Ro, founded in 2017, was initially called Roman and originally sold drugs for treating erectile dysfunction. Its CEO, Zachariah Reitano, told The New York Times that his own experience with erectile dysfunction — the result of a heart condition — was what had inspired the startup.
Since then, it has expanded rapidly. In 2018, the company broadened its focus, offering smoking cessation products and renaming itself Ro. In 2019, the company targeted menopausal women with prescription offerings for hot flashes and vaginal dryness, among other symptoms, under the brand Rory. (Roman became Ro’s male-oriented vertical as the company’s services grew.) In 2020, the company began offering a weight loss product, Plenity, and, a year later, at-home covid tests.
That’s not all — the company also owns a pharmacy, a mental health clinic, and a reproductive health clinic.
Ro has raised $1 billion in funding to date, according to Crunchbase; its investors include Initialized Capital and General Catalyst. But in 2021, TechCrunch wrote that the company was unable to “monetize meaningfully outside of Roman, its erectile dysfunction vertical.” Last February, sources, including Bloomberg, valued the company at $7 billion — but it sliced 18 percent of its staff that summer to, according to an email sent by the company to its employees, manage expenses, among other reasons.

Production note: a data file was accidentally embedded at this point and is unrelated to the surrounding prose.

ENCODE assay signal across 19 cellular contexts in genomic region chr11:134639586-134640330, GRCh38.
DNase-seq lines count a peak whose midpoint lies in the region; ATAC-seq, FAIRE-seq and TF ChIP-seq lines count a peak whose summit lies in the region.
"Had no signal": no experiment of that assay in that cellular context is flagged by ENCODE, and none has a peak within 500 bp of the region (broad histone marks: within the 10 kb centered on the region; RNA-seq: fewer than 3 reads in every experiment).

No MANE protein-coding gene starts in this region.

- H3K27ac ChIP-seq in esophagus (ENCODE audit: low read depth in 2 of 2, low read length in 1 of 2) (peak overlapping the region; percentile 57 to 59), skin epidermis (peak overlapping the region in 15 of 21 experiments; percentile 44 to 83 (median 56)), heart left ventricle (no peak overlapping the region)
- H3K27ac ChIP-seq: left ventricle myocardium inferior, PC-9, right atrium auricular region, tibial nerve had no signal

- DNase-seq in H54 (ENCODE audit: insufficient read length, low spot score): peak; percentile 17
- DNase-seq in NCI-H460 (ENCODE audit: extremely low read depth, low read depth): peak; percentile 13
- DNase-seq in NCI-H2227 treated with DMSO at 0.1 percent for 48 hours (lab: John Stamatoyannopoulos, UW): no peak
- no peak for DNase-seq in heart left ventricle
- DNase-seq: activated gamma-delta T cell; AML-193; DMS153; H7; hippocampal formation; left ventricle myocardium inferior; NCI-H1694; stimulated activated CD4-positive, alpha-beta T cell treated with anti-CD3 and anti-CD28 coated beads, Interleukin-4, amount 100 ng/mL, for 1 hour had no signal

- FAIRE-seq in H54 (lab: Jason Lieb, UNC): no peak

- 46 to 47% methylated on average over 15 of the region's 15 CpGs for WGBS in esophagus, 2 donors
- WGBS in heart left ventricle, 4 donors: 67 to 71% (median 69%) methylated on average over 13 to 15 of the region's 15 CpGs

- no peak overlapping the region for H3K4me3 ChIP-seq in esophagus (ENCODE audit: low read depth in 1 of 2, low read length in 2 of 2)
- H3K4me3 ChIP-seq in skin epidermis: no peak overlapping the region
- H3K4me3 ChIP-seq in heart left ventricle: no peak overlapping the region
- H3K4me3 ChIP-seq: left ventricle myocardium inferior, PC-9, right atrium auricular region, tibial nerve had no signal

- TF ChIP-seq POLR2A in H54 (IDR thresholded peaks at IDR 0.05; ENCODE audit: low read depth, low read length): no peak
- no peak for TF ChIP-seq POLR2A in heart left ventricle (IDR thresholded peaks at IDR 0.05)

Ro’s terms of service suggest it may provide people with information on healthcare and wellness, pharmacy services, healthcare records, administrative support for scheduling and paying for healthcare, and a way to contact a healthcare provider through messages, phone chats, or video calls. But the healthcare providers themselves, per the terms of service, aren’t employed by Ro. They are instead an “affiliated network of providers,” which means “a medical practice focused on providing care to patients through Ro’s telehealth platform,” says Ro spokesperson Suconick. Patients who participate in Ro Body are treated by those network providers.